Results of a prospective study showed that treatment with direct-acting antivirals for hepatitis C correlated with significantly reduced risks for hepatocellular carcinoma and mortality, according to a study published in The Lancet.
“We saw a reduction of risk for complications related to the disease, and to mortality, and believe this treatment should be considered for all patients with chronic hepatitis C infection,” Fabrice Carrat, MD, PhD, from Sorbonne University in France, and lead study author, said in a press release.
Carrat and colleagues reviewed the data and follow-up data of 9,895 initially untreated patients with HCV who had been recruited to the ANRS CO22 Hepather cohort between Aug. 6, 2012, and Dec. 31, 2015. Median follow-up from recruitment to post-DAA treatment was 33.4 months.
During follow-up, 218 patients died including 73 liver-related deaths. The researchers also reported 258 cases of HCC and 106 cases of decompensated cirrhosis. Twenty-five patients underwent liver transplantation.
Multivariate analysis showed that exposure to DAAs correlated with a decreased risk for all-cause mortality (HR = 0.48; 95% CI, 0.33-0.7), liver-related death (HR = 0.39; 95% CI, 0.21-0.71), non-liver-related death (HR = 0.6; 95% CI, 0.36-1), and HCC (HR = 0.66; 95% CI, 0.46-0.93).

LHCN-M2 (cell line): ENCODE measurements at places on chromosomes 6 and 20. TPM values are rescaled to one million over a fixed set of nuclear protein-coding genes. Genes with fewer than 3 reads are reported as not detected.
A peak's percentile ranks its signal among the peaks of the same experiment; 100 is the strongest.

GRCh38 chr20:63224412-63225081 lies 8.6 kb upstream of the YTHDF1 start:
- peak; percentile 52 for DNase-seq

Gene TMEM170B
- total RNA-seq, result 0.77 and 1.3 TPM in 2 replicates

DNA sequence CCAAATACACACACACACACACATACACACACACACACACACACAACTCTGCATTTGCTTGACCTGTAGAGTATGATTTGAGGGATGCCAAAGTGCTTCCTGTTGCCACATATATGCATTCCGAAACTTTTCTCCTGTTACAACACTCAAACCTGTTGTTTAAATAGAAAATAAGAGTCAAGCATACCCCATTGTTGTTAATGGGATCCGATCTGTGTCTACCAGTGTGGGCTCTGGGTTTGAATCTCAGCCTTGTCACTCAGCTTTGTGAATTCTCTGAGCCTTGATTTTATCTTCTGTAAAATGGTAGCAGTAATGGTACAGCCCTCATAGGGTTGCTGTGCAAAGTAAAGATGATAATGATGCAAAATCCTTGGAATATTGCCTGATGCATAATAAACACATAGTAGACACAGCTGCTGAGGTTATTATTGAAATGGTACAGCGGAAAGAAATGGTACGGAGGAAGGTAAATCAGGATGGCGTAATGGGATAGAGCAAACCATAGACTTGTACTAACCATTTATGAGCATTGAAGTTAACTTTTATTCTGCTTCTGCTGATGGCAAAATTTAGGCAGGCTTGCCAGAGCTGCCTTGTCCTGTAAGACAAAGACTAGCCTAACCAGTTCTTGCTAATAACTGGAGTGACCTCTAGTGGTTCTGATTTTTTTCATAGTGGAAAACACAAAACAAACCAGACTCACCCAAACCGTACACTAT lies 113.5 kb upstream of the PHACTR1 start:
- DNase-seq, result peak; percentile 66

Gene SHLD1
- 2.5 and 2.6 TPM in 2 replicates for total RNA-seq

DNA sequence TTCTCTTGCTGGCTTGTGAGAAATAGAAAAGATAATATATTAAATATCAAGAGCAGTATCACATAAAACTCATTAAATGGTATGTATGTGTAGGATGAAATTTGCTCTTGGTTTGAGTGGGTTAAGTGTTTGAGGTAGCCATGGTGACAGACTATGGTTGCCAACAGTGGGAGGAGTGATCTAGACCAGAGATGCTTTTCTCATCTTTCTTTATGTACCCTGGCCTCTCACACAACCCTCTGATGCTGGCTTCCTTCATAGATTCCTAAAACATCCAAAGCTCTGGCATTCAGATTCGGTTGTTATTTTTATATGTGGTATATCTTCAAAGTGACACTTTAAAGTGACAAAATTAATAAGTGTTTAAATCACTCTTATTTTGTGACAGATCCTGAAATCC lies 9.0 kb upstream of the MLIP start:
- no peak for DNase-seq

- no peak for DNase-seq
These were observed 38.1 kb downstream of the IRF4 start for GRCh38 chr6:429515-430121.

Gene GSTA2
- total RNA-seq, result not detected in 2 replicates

The sustained virologic response rate was 94% after excluding patients who were lost to follow-up or outcome was otherwise unknown.
“A striking finding in our study was the lower risk for non-liver-related mortality in patients treated with direct-acting antivirals compared with untreated patients,” Carrat and colleagues wrote. “Although a decrease in long-term non-liver-related mortality has been reported in patients with sustained virological response compared with those without a sustained virological response after interferon-based therapy, reverse causality could be another possibility if patients with the most severe liver disease and the highest risk for death from any cause had a lower probability of starting direct-acting antiviral treatment.”
Results from a further multivariate analysis comparing treated patients with untreated patients, SVR correlated with a significant decrease in all-cause mortality, liver-related mortality, non-liver-related mortality and HCC. In contrast, not achieving SVR correlated with a significant increase in the risk for HCC (HR = 2.23; 95% CI, 1.37-3.64).
“Direct-acting antivirals induce a sustained virological response, reducing liver damage and inflammation. This eect causes liver regeneration, decreasing risk for progression to liver-related complications or hepatocellular carcinoma,” the researchers concluded. – by Talitha Bennett
Disclosure: Carrat reports grants from INSERM-ANRS during the conduct of the study. Please see the full study for the other authors’ relevant financial disclosures.